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January 17, 1931


JAMA. 1931;96(3):195-196. doi:10.1001/jama.1931.02720290039012

The management of burns has long presented problems of unexplained complexity to the physician. Burns are attended with certain superficial and obvious conditions that have been treated empirically. Thus, Osborne1 summarizes the primary considerations in the treatment to include the allaying of pain, the superficial protection of the skin and burned areas, the prevention of infection, and the promotion of healing. Experience has taught the medical profession, however, that burns may involve something far more serious than is implied by the features to which reference has just been made. Death often intervenes unexpectedly; and there may be serious internal disturbances involving various organs far removed from the seat of injury. Hence there has developed a theory that toxins of some sort are formed at the seat of the burn and may be absorbed with untoward consequences.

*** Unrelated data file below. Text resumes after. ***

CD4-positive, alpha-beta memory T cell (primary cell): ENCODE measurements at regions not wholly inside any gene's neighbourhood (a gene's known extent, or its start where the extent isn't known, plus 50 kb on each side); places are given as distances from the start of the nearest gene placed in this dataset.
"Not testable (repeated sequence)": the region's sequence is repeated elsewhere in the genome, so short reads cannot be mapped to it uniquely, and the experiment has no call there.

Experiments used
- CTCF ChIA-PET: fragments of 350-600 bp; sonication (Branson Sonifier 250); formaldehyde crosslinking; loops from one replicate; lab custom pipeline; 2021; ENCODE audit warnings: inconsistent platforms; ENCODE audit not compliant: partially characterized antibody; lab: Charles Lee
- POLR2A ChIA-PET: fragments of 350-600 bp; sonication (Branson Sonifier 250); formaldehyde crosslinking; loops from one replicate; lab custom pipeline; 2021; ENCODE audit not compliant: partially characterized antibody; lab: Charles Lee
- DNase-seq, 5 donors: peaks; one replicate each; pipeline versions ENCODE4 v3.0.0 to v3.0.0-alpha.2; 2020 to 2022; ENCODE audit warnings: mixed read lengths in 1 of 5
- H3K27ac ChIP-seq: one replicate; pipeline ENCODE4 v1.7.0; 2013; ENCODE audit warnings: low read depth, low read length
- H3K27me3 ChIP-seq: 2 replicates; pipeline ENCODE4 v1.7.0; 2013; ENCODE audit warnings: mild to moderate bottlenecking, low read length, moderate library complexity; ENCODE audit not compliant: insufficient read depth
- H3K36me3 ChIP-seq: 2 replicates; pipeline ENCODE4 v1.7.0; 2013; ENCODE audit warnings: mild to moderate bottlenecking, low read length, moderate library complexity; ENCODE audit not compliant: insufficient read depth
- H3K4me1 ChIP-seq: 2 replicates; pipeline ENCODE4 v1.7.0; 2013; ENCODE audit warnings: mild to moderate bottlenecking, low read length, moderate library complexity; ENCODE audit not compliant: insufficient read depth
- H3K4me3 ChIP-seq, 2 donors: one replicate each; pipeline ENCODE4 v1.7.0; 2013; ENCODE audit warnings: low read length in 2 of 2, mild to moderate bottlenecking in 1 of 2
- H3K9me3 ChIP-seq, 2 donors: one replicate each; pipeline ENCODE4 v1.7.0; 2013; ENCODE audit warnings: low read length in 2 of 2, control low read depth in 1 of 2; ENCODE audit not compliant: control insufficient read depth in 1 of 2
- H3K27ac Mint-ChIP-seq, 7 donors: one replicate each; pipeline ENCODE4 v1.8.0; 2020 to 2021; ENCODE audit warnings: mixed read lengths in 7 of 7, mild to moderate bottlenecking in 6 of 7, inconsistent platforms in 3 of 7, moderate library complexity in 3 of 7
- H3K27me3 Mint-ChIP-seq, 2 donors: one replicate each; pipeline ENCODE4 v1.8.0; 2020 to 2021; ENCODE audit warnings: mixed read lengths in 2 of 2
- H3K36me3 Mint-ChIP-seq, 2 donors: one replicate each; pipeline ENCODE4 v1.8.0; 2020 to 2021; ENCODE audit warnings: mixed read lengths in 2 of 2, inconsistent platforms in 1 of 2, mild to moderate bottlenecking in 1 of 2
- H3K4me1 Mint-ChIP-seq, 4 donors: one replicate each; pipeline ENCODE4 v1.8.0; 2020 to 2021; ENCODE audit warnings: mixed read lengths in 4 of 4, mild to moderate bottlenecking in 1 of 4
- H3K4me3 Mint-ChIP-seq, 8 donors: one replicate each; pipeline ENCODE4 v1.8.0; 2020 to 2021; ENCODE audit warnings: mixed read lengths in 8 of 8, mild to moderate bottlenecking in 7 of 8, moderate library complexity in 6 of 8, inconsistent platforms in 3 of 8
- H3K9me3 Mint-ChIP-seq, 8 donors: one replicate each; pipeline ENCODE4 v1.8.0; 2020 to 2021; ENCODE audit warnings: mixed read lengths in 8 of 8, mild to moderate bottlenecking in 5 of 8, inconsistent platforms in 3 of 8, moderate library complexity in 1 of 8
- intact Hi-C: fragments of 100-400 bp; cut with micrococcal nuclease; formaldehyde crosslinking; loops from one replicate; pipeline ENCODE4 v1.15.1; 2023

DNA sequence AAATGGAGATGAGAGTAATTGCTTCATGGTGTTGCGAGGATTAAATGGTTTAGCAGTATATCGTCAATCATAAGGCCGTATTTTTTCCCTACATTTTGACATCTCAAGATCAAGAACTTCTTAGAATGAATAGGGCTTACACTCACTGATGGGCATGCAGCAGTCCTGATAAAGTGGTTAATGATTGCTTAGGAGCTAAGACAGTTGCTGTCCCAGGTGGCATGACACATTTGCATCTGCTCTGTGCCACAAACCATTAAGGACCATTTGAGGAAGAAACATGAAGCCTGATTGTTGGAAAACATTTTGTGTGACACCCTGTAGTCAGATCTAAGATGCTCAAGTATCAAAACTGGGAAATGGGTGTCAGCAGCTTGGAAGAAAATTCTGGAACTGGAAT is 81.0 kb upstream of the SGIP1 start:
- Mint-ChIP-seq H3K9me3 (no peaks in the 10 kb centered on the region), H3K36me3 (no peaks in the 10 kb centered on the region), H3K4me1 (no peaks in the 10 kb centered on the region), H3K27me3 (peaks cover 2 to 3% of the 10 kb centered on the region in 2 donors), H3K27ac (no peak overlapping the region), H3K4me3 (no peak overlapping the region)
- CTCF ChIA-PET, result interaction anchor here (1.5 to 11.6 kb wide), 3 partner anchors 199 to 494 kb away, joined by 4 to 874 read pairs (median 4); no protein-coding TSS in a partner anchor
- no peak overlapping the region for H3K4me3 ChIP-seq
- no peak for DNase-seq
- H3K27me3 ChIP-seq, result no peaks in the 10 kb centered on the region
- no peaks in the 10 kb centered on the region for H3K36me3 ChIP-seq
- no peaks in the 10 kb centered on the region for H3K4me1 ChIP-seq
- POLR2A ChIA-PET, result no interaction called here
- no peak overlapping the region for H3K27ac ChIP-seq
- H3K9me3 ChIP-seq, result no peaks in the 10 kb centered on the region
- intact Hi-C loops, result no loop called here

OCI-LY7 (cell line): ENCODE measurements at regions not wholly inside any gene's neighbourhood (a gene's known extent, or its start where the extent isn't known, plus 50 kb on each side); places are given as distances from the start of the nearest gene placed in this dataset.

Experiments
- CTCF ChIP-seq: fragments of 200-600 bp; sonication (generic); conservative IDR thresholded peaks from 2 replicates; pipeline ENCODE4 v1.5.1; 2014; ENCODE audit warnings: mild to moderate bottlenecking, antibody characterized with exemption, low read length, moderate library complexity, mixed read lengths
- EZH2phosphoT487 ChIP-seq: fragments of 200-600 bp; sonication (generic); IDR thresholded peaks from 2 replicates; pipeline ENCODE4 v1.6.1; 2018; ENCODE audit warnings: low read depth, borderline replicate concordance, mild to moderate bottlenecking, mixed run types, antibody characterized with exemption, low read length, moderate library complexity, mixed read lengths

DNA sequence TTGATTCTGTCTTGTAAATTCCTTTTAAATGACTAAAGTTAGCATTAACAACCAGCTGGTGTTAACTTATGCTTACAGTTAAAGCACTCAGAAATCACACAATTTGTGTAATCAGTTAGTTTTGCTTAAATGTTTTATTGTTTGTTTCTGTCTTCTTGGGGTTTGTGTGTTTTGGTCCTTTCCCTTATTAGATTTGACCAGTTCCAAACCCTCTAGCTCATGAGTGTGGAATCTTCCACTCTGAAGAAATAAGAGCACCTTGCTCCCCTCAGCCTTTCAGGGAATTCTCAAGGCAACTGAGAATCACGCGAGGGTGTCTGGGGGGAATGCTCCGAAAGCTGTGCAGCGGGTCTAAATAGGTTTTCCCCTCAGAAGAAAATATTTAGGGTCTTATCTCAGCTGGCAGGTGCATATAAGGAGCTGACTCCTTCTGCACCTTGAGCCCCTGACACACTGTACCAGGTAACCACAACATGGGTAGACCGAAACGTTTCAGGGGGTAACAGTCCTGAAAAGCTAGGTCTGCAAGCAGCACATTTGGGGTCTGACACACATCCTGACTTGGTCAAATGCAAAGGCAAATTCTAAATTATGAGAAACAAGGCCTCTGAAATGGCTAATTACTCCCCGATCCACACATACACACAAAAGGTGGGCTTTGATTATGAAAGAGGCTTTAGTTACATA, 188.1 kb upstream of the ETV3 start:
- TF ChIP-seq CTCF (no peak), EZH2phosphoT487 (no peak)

It is the merit of Underhill and his co-workers2 at the Yale